The Supreme Court’s 1964 decision in Brulotte v. Thys Co. has been among the Court’s more heavily criticized patent law decisions. A number of academics and appeals court judges have complained that Brulotte, which establishes a rule governing construction of patent licensing agreements, is based on a misunderstanding of the economic considerations underlying such agreements. Perhaps in response to that criticism, the Court granted certiorari in Kimble v. Marvel Enterprises, Inc. to consider a single question: should it overturn the 50-year-old Brulotte rule? The Court will hear oral arguments in Kimble on March 31.
The correct answer is a resounding “no.” At oral argument, the record will show that parties negotiating patent licensing agreements have relied on Brulotte for half a century when drafting terms governing royalty payments. Overturning Brulotte would be a patent troll’s dream. It could expose licensees to unforeseen royalty demands based on long-forgotten license agreements that they reasonably assumed—in reliance on the Brulotte rule—imposed no additional payment obligations after the expiration of the licensed patent. As with patent trolls, the potential liability in some cases may be so high that in terrorem settlement is the licensee’s only reasonable choice. In other cases, the nuisance value of the claim may be smaller than the cost to litigate. Either way, a shortsighted decision in Kimble could lead to decades of costly and vexatious litigation to no one’s benefit.
When substantial reliance interests are at stake—as they undoubtedly are in Kimble—it is particularly important for the Court to adhere to stare decisis and to leave to Congress the task of deciding whether federal statutes are in need of revision. The possibility that Brulotte may be overturned should be of concern to anyone who values maintaining a settled interpretation of the law on which the business community can rely—and anyone who abhors patent trolls.
Brulotte established a bright-line rule governing patent royalty agreements: patent law bars the enforcement of such agreements to the extent that they “allow[ ] royalties to be collected which accrued after the last of the patents incorporated into the [patented product] has expired.” The Court reasoned, “The exaction of royalties for use of a machine after the patent has expired is an assertion of monopoly power in the post-expiration period when . . . the patent has entered into the public domain” by virtue of expiration of the patent term prescribed by federal law. The Brulotte rule has stood for more than 50 years. During those years, countless patent royalty agreements have been negotiated with the understanding that their terms were to be construed in light of Brulotte.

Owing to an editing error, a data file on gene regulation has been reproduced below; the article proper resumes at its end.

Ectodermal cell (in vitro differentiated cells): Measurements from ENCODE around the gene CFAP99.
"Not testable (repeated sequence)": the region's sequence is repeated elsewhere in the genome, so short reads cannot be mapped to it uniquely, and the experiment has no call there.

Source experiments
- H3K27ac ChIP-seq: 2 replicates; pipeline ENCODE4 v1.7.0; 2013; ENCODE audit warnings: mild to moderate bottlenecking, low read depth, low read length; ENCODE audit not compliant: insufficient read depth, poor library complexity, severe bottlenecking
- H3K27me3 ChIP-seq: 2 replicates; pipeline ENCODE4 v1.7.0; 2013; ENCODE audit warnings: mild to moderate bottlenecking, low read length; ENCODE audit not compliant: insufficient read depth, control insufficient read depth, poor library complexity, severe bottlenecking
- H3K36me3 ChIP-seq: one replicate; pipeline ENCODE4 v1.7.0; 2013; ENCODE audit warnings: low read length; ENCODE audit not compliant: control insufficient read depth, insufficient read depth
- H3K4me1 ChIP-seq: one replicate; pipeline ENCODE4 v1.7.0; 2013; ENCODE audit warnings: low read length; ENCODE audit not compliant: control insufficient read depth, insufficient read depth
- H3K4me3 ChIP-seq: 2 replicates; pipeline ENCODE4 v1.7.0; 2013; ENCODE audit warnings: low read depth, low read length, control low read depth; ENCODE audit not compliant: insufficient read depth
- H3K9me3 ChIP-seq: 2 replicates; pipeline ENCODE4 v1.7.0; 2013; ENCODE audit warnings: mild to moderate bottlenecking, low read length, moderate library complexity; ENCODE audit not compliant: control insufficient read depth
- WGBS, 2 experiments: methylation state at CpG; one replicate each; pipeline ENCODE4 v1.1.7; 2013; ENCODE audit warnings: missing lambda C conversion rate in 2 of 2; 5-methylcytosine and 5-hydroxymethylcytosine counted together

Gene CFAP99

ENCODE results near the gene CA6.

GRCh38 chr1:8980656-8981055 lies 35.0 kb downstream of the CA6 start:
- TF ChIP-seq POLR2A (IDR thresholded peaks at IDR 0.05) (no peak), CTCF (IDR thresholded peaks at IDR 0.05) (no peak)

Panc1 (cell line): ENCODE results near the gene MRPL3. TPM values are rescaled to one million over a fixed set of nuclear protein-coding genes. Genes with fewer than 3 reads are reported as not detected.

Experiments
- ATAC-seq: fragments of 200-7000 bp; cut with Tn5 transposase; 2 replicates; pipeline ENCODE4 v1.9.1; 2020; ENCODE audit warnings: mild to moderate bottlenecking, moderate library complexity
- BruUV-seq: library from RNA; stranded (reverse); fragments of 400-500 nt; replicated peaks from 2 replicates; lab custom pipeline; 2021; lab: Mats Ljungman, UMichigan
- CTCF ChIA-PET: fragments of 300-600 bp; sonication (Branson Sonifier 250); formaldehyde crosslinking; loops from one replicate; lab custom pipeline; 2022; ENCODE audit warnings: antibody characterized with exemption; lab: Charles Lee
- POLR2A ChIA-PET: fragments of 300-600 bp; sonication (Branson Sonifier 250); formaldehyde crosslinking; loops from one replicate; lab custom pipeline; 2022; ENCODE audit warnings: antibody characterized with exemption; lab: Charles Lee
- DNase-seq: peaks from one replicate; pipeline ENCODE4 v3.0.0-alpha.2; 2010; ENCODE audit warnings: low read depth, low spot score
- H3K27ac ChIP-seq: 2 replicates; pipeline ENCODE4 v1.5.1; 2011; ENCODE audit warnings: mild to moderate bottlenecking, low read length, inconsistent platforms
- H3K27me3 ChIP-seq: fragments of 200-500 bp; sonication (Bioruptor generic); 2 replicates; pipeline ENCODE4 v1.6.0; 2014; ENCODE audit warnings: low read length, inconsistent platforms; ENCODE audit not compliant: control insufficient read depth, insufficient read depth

Brulotte has its fair share of critics who argue that the decision misconstrued federal patent policy. Judge Richard Posner, for example, contends that Brulotte was based on the erroneous assumption that a patent might have value after its expiration. He argues that a licensing contract providing for post-expiration royalty payments should be fully enforceable because the parties to the contract are basing their agreement to such payments on their understanding of the license’s value during the pre-expiration period—and thus that any such payments cannot be viewed as an effort to extend the life of the patent beyond the term prescribed by Congress.
But calls to overturn Brulotte based on claims that it was wrongly decided put the cart before the horse. As WLF explained in its brief urging that Brulotte be upheld, the inquiry should focus primarily on whether proponents have demonstrated compelling grounds for jettisoning stare decisis, an inquiry in which the “correctness” of the initial statutory interpretation plays at most a minor role. The Petitioners have made no such demonstration. Brulotte creates a bright-line rule governing construction of royalty agreements, and parties can easily fulfill their contracting objectives by negotiating with Brulotte in mind. For example, if they wish to extend the royalty-payment period beyond the date on which the patent is set to expire, they need only specify in their agreement that such payments are deferred payments for pre-expiration use of the patent and not payments for post-expiration use.
A principal effect of Brulotte has been to impose a finite life span on patent license agreements. Even when an agreement did not clearly specify an end date for the obligation to pay patent royalties, licensees could be reasonably confident that they would face few royalty claims once the patent term had expired. A decision to overturn Brulotte would eliminate that peace of mind. In a world where patent trolls are thriving and litigation funding is rampant, “zombie” litigation—in which long-ago licenses are dredged up for new rounds of litigation—is an all-too-likely response to a decision overturning Brulotte.
Those patent holders who believe that current patent law does not provide adequate compensation for their inventions can ask Congress to amend the law going forward. But asking the Court to overturn venerable precedents is particularly unwarranted when, as here, its decision would apply retroactively to existing contracts that were negotiated with the precedent in mind and could thereby usher in a new wave of unanticipated litigation.
Also published by Forbes.com at WLF’s contributor page